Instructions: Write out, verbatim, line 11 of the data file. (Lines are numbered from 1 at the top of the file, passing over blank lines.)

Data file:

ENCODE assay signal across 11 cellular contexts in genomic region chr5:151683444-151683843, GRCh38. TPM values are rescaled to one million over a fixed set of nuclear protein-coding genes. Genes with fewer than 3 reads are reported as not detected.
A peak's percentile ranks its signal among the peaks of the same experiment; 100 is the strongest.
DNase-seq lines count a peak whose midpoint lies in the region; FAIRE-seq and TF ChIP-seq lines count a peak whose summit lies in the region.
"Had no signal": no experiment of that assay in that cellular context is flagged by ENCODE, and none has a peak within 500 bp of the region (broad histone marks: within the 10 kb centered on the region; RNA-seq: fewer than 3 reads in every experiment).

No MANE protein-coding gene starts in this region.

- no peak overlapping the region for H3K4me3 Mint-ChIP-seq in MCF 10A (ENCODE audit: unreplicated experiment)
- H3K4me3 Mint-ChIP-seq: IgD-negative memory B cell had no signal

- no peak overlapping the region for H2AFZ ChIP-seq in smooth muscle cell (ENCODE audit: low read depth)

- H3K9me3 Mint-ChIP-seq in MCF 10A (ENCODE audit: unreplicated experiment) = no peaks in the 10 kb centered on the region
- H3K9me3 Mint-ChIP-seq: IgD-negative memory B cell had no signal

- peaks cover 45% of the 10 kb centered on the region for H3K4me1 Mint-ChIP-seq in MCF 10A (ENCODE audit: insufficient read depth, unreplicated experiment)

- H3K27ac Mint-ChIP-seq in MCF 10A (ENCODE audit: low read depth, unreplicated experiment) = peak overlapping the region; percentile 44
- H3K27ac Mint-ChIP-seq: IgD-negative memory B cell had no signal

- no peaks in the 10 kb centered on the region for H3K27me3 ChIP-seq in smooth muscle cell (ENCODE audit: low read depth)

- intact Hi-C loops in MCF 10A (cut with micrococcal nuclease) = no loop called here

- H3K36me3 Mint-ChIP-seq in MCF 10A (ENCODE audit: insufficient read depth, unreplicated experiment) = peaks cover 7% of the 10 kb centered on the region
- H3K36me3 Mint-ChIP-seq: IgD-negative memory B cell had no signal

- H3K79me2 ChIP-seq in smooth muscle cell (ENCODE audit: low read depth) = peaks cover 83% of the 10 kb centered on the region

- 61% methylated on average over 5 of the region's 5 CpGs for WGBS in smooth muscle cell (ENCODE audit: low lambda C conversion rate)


- peaks cover 45% of the 10 kb centered on the region for H3K4me1 Mint-ChIP-seq in MCF 10A (ENCODE audit: insufficient read depth, unreplicated experiment)